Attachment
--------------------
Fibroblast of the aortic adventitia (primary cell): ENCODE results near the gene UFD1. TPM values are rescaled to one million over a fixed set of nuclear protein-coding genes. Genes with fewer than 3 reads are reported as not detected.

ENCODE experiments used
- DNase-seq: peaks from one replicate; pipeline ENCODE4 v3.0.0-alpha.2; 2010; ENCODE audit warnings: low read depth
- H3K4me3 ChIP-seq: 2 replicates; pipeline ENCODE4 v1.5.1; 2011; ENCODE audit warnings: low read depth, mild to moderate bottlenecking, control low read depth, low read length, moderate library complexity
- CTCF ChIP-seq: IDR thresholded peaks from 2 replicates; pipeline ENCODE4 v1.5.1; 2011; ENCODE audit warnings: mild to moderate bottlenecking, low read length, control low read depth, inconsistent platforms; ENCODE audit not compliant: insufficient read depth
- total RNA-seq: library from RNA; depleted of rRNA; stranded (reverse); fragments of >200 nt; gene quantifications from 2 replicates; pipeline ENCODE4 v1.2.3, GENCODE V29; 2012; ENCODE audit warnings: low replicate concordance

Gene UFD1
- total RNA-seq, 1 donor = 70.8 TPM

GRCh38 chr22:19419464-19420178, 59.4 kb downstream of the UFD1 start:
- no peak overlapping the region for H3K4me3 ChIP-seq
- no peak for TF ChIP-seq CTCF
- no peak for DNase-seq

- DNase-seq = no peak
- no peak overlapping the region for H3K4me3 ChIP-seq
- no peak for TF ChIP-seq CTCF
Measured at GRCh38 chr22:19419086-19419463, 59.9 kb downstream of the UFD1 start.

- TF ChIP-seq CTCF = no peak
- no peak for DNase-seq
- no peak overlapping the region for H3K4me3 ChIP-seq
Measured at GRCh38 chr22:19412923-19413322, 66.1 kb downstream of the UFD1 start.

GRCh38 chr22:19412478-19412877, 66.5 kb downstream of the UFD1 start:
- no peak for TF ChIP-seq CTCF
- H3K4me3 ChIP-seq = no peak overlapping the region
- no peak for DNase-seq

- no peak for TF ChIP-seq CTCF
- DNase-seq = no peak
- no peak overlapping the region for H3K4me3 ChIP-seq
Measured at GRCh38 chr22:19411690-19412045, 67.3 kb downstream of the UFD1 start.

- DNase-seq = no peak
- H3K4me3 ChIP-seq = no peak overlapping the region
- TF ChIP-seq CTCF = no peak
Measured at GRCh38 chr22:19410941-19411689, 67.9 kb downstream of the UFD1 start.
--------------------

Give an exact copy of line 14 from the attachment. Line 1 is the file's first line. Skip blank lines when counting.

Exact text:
- no peak overlapping the region for H3K4me3 ChIP-seq